“Oifff,” exclaimed Nash, as he pulled his keys and wallet out of his pocket and dumped them in a bright blue bowl sitting on the bedroom dresser.
“Hard day with the mayor, or did you just celebrate your 80th birthday?” asked Justin, who was sitting on the bed, stuffing marijuana into a vaporizer. “Or maybe that’s your mating call. If it is, count me out.”
Nash grinned, reached into his other pocket, pulling out business cards that’d been thrust on him by City Hall visitors; what was he supposed to do, paste them into his Rolodex? He deposited the cards, along with a handful of stray coins, in the bowl. Mixed in with the change was a small, slightly bent, red dot.
“Come over here, baby, and we’ll make things right,” said Justin, wiggling his eyebrows.
Nash and Justin had met a few years earlier, when both were attending the San Francisco Art Academy. Justin, tall, muscular, with a shaved head, had been leading a workshop on how Asian men were depicted in the media, particularly in graphic novels, which was mostly not at all.
“Even more invisible in the media are gay Asian men,” Justin had said, looking straight at Nash, “I intend to change that, with my series of erotic graphic novels focusing on the adventures of Gasia, a traveling Asian-American homosexual who’s packing more than just a suitcase.” Justin paused and scanned the room, before resting his gaze back on Nash. “He’s also packing a Smith & Wesson .44 Magnum Revolver!”
“He packing that in his front pocket?” a heavily tattooed student shouted, to a few snickers from the crowd.
The workshop ended with a smattering of applause, followed by a mixer featuring Costco-sized tubs of Sabra hummus, alongside carrot and celery sticks and cheap wine. Nash had found Justin locked in a small knot of students, which Justin dissipated with a few waves as Nash walked up.
“Packing a large pistol, eh,” Nash had teased. “Subtle. Very Dirty Harry, except maybe more Brent Everett than Clint Eastwood.”
“You no likey?” parried Justin. “He leaned closer to Nash. “I’m taking it all back, all of those nasty, naughty double entendre and so-called curse words the vampire overlords liked to use against us. My graphic novel is going to feature the arch-villain, Fudge Packer, hard as rock, with a fist like a hammer; Fagala, the Jewish drag queen who loves ‘em and leaves ‘em…dead. And of course Faggot, whose mere glance can burn a hole through your soul…or worse!”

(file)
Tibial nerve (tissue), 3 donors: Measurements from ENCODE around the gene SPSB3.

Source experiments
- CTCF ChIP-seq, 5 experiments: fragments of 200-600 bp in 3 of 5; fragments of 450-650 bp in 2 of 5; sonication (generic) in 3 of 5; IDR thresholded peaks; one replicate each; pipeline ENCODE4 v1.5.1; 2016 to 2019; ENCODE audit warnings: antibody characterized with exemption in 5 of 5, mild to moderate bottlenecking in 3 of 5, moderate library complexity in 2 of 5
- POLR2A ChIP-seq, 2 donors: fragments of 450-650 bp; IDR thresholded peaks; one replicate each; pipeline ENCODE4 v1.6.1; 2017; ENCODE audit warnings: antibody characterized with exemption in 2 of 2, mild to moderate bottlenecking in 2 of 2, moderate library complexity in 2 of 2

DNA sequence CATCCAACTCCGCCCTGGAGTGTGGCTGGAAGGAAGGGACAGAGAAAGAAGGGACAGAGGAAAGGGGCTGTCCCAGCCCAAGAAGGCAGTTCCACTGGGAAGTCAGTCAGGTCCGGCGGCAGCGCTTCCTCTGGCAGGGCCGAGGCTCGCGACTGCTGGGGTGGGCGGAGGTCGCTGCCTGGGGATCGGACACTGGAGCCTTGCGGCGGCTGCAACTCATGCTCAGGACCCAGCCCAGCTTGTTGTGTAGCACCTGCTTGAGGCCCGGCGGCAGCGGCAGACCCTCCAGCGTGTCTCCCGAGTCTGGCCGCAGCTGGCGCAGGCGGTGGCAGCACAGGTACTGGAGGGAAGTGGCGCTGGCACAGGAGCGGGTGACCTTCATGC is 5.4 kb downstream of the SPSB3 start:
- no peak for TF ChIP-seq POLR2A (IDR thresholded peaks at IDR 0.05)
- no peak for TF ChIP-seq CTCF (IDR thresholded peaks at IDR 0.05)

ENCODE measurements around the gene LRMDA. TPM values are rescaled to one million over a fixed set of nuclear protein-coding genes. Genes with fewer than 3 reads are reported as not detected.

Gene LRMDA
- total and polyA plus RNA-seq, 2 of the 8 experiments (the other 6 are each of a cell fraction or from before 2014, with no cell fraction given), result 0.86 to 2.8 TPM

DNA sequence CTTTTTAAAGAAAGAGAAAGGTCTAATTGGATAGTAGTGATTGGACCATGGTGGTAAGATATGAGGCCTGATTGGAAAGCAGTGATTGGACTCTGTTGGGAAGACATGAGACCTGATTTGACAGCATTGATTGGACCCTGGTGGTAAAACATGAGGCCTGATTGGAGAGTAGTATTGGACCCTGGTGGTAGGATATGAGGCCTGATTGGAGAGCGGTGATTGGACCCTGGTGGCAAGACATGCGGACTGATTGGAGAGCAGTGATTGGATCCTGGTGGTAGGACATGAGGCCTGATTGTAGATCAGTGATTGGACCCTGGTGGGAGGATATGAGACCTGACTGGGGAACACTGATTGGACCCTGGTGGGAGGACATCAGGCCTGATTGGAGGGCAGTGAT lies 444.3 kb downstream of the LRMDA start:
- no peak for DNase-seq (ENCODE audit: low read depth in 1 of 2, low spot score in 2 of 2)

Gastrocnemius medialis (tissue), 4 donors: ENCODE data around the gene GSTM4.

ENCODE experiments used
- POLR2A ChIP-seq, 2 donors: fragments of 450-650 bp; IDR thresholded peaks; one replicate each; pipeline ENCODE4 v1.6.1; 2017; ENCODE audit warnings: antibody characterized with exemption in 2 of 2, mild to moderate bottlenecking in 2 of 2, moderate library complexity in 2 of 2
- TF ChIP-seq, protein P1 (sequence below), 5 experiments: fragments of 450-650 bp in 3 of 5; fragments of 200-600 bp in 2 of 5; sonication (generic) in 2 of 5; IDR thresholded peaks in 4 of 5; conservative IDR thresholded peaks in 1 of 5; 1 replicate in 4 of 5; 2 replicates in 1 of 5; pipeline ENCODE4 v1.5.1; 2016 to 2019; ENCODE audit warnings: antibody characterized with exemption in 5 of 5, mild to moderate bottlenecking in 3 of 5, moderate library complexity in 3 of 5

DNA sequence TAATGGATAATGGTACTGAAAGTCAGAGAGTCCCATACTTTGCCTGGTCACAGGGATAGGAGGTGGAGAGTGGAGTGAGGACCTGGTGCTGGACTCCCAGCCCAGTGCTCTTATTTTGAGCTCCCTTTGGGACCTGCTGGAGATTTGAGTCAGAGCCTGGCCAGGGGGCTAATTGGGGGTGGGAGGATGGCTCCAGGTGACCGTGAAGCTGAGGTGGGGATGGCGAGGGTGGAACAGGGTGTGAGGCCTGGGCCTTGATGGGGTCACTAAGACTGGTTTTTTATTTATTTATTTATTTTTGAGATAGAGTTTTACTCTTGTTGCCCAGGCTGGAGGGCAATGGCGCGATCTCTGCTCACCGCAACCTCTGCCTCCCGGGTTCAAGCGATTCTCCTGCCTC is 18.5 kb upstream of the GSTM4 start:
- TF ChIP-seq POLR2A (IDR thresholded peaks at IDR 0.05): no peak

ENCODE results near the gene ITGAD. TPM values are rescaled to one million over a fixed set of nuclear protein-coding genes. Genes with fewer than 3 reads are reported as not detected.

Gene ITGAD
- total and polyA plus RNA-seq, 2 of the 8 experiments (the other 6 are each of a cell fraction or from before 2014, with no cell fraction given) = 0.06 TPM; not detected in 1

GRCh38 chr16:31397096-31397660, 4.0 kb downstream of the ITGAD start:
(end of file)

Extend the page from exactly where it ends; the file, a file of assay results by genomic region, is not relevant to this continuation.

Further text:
Nash felt Justin’s breath on his face. It smelled like the future.
“You have a way with words,” smiled Nash. “Though I do wonder what’s worse than a hole through the soul. You any good at illustrations?”
“Oh, I’m graphic all right,” said Justin, pushing out his beefy chest. “Would you like me to show you?”
“I’m all about graphic,” Nash had said. “Particularly if it comes with the right words.”
“Um, Mr. Hall,” a short, dark-haired student with gauged earlobes reached up to tap Justin’s shoulder. “I heard your lecture, and don’t quite agree with your…”
“Disagreement is the heart of the dialectic process,” said Justin, without turning around. “Excuse me, but this young man needs my assistance.” He threw an arm around Nash, and ushered him through the crowd.
Back in the bedroom, Justin breathed out a stream of dopey vapor.
“Ah, refreshed,” he said
An hour had passed since Nash got home from work. The room was mostly dark; illumination leaked in from a streetlight outside the bedroom window.
“I thought you were going to throw a rock at that sidewalk lamp,” said Nash, sleepily.
“Well, I did throw a copy of A Thousand Shades of Gray at it that I’d picked up off the sidewalk, but it was too limp to do any damage.”
“Is that the weed, or is there some kind of reddish glow over there?” asked Nash, waving his hand towards the dresser.
Justin squinted. “No, not the weed.” He got up from the bed and stepped over to the dresser. “What’s this,” he asked, the bent red dot inhis hand was pulsating a soft red.
“We have data coming in,” announced Stephanie. She was standing in front of an array of touch screens. In front of the technology was a plastic bobble head figure of Taylor Swift nodding rhythmically at a similar figure that looked like Cher, as shaped by the South Park guys.
“What is it,” asked Jordan, yawning. “I thought you were monitoring the King of Siam, or some such grand personage.”
“No, this is from an unaccounted for sensor,” she said, tapping at the screen. “Last used on the mayor.”
“Where is it now?” Jordan stood up, stretched, and stumbled towards the coffee pellet machine.
“Seems to be in Potrero Hill,” Stephanie said, looking at a Google map filled with different colored specks. She tapped some more. “It’s picking up strong particles of THC, and something else…”
“What else,” said Jordan, over the low buzz of the coffee dispenser.
“I don’t know; it doesn’t seem to be strongly attached to any body part.” Stephanie stared at the screen.
“Spermatozoa,” she said, flatly.
“Sperm?” asked Jordan, lapping at his café latte.
“Yes,” said Stephanie. “It appears that someone just ejaculated.”
“You mean on the med-dot? That’s gross.”
“Perhaps,” said Stephanie. “We need to find out who has it, and get it back.”
“I don’t think I want it back,” said Jordan, as he leaned over Stephanie’s shoulder to examine the tiny red dot pulsated just east of Highway 101 on the Google map displayed on her screen. “But I guess it’s not up to me.”
“No,” said Stephanie. “It isn’t.”
Each month the View publishes a chapter from Gold, a serialized tale of politics, capitalism, and corruption in San Francisco. The first four chapters are available in the paper’s November issue, which can be found at www.potreroview.net.